The Bertele eyepiece is one that is designed, like the Orthoscopic eyepiece, to minimize distortion, but it also serves as the basis for several wide-angle eyepiece types. A version currently available has a field of view of 56 degrees. Ludwig Bertele designed several other types of eyepiece, and it likely one of the more complex designs that is the one noted by some sources as providing an 80 degree field of view. Ludwig Bertele was also the designer of the Ernostar lens used on the Ermanox camera, which was used to great effect by the photographer Erich Salomon.

The Erfle eyepiece offers an even wider field of view than the Plössl (about 60 degrees), and again is popular for deep-sky observing. This design originally had five elements, but many were later offered with six; both designs are shown. It is somewhat more expensive, but now there are available some considerably more expensive and complicated eyepieces for deep-sky observers, offering fields of view as wide as 82 degrees or more. The six-element version of this design is a modification due to Kaspereit, an associate of Heinrich Erfle.

The Wild eyepiece provides a 70 degree field. This eyepiece resembles, but is not identical to, one of several designs described in a 1951 patent by Ludwig Bertele. Note the series of progressively bent elements; this is normally a way of minimizing spherical abberration.

The Scidmore eyepiece, designed by Wright H. Scidmore for the U.S. military at the Frankford Arsenal in Philadelphia, is a design that existed in the early 1960s and offered an incredible 90 degree field of view. Like the original Nagler, it used only two kinds of glass, however, it didn't include an integral Barlow (although the last doublet in the lens is slightly negative in power, the telescope forms its image before the light enters the eyepiece), and it may not have been quite as well corrected towards the edge of the field, since it was not until the Nagler that eyepieces with such a wide angle of view gained acceptance.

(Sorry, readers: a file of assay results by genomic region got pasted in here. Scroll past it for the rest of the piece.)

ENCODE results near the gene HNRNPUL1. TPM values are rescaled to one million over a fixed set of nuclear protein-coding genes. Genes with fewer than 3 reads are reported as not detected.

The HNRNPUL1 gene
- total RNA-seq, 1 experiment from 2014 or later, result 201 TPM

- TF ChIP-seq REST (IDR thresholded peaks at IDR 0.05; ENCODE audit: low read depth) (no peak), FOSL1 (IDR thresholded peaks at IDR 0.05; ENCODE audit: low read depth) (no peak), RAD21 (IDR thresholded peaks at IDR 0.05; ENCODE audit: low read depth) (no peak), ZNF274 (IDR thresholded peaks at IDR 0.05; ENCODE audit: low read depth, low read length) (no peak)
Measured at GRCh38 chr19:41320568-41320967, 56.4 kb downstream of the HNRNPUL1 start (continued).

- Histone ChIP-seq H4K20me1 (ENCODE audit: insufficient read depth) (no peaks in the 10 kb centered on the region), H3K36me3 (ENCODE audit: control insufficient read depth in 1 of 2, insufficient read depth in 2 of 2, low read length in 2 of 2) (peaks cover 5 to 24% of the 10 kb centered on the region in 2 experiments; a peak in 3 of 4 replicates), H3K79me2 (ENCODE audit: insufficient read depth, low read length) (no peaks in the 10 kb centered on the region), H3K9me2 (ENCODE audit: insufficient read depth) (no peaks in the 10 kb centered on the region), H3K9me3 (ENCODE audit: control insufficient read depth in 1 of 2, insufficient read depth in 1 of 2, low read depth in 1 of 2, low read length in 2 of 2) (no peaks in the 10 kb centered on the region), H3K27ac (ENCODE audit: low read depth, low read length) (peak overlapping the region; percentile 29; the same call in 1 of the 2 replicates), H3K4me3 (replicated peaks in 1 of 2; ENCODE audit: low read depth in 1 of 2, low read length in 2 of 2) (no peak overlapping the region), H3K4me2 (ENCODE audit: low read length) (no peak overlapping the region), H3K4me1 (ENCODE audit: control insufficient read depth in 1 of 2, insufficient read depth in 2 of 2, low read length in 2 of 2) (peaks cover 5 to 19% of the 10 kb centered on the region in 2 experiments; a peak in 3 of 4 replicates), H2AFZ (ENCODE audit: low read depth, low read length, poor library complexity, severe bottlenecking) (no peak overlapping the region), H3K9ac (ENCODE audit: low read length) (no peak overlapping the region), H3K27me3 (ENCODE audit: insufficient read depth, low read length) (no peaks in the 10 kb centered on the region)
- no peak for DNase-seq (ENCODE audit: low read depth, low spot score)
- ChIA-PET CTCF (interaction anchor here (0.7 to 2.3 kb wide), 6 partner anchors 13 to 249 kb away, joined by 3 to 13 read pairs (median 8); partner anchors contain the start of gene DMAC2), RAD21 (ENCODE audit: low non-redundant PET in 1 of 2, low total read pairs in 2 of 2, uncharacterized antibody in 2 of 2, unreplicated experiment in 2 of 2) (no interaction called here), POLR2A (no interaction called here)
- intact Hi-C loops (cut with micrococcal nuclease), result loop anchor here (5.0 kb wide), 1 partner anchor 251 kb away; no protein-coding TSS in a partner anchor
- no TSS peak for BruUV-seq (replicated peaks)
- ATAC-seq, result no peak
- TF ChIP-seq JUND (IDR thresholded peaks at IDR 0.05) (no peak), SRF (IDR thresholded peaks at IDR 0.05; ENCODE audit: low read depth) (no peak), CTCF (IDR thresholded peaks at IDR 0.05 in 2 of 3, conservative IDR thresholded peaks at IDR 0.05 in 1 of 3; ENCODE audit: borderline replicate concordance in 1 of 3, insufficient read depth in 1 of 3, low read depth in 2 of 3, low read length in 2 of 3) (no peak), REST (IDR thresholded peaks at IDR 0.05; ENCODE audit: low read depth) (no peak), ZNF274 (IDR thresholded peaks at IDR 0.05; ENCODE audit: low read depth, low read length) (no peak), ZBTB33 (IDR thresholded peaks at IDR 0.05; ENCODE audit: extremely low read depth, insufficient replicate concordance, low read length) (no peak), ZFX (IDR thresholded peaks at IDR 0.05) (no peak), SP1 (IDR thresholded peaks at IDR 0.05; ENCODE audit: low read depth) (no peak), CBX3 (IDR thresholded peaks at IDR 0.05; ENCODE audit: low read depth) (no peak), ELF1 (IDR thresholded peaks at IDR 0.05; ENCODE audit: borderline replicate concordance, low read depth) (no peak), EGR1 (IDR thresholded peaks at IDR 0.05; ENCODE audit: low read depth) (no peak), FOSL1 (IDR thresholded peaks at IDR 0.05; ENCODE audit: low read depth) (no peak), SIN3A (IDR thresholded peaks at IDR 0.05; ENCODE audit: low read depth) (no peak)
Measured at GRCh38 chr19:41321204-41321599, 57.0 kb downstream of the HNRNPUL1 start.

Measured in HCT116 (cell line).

This wide angle Bertele eyepiece described in U.S. patent 2,549,158 from 1951, also has a 90 degree field of view, and with only six elements. The eyepiece is designed so that the image formed by the telescope should be formed on the flat surface of the field lens, which does have the problem that any dust on that lens will be clearly visible rather than out of focus when using the telescope.

The wide-angle Bertele pictured next is also described in U.S. patent 2,549,158. The image is formed within the thick field lens in the design (the groove around that lens serve as a field stop); thus, it passes through a concave surface, and is expanded. This patent was, not surprisingly, cited as prior art in the original Nagler patent.

The Dilworth eyepiece, by Don Dilworth, an optical designer and ATM, is a very recent design with excellent corrections. It is a bit on the bulky side, resembling the Speers-WALER in that respect, but it is an amazing design. The image formed within the lens seems to be very close to the air-glass surface of the fourth element from the objective; a ray trace shows that it is sometimes inside the glass, and sometimes outside, as becomes more visible when the exit pupil is increased. I had thought that quite strange, but that is something which is also true of some versions of the Kellner eyepiece.

The Nagler eyepiece, a patented design whose name is also a trademark, available from TeleVue, is shown here in its original form (current Nagler eyepieces use more exotic glasses, have a more advanced design, and are, as a result, somewhat more compact for any given focal length): this eyepiece, with its wide (82 degree) field of view and high optical quality, even on telescopes with fast focal ratios (partly explained by the fact that the first two elements of the eyepiece, shown here on the right, act like a Barlow lens) is generally felt to have sparked a revolution in deep-sky observing.